Questions d'entretiens - Senior Software Engineer | Glassdoor.ca

# Questions d'entretiens - Senior Software Engineer

281

Questions d'entretien de Senior software engineer partagées par les candidats

## Le top des questions d'entretien

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### Cette question a été posée à un(e) Senior Software Engineer chez Amazon :

16 août 2012
 Write a function that divides one number by another, without using the division operator, and make it better than O(n).7 réponsesThis can be done in a recursive function, the following code is in Python. # get result of a/b without using a "divide" operator def div(a,b): if a < b: return 0 else: return div(a-b, b)+1 This is how human being do the division naturally, however, the running time of this is O(n/m), where n is the size of a, and m is the size of b, which means, O(n/m) is guaranteed to be less than O(n), when m is larger than 1. -MaximThe answer above is still O(n). We can use binary search and find the answer in the interval [1,a] and use multiplication operator.Totally agree with Vasil. Other option: Long Division Algorithm. O(log n) anyway.Afficher plus de réponseswhy not just a * b^(-1) :-)// Write a function that divides one number by another, without using the division operator, // Assume that x%y = 0 // O(log n) (function() { 'use strict'; var divide = function(x, y) { var xLength = (x + '').length; var i = 0; var result = 0; var xAry = ('' + x).split(); var xStart = ''; for (i = 1; i = y) { xStart -= y; result = parseInt(result, 10) + 1; } } } return result; }; console.log(divide(1000, 4)); })();Use logarithms? O(1) log(x/y) = log(x) - log(y) = log(answer) answer = 10 ^ log(answer)Convert the number to divide into the base of the number that you are dividing with and then shift the 'bits' to the right by 1 then convert back to decimal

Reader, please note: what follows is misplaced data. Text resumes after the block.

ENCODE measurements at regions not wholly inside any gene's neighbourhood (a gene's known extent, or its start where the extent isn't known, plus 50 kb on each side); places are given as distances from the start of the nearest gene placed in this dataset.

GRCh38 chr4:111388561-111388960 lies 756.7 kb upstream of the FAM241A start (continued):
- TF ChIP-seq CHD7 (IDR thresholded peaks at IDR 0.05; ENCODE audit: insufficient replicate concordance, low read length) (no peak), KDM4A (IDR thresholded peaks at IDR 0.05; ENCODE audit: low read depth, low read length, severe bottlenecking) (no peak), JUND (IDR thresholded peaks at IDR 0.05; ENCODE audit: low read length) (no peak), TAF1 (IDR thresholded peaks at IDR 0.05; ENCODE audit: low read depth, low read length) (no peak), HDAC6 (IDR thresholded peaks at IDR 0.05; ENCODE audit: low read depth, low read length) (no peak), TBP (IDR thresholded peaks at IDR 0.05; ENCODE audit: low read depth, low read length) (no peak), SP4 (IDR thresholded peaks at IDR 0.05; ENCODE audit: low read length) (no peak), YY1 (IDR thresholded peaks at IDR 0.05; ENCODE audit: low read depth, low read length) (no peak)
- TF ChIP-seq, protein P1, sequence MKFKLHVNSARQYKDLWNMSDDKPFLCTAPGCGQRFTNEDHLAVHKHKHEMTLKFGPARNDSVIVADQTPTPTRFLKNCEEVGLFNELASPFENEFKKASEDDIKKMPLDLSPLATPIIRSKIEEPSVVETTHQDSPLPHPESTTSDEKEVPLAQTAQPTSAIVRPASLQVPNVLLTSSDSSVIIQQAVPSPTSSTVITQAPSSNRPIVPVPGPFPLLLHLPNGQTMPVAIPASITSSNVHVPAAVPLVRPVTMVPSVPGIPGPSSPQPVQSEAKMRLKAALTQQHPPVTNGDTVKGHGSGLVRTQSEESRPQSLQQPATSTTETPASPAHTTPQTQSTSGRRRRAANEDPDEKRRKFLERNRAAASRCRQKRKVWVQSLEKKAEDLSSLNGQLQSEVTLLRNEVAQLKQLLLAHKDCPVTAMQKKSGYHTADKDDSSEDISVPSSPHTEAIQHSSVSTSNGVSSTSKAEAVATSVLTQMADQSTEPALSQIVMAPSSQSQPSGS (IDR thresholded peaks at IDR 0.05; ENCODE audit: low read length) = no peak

### Cette question a été posée à un(e) Senior Software Engineer chez TripAdvisor :

2 déc. 2013
 After asking the details of my current role, he only gave me a simple coding question. Write a function using C++ or Java that is passed an integer and it returns the number of bits set to 1. Is there a way to improve your solution and make it faster and more efficient?3 réponsesThere are obviously multiple solutions: Solution 1: Set sum = 0 Find the remainder by dividing by 2. Divide by 2 for the next iteration. Solution 2--much better. Set sum = 0 Start loop Set mask = 1 sum += mask & number Loop return sumThere is another way, that is explained here: http://en.wikipedia.org/wiki/Hamming_weigh (with just 24 operation and without any cycle you can find the number of bit set to 1)An example in Java with 10000 results in answer 5 int number = 10000; int numberOfBitsSet = 0; for (int i = 1; i <= number;) { int result = (i & number); if (result != 0) { numberOfBitsSet++; } i = i << 1; } System.out.println(numberOfBitsSet);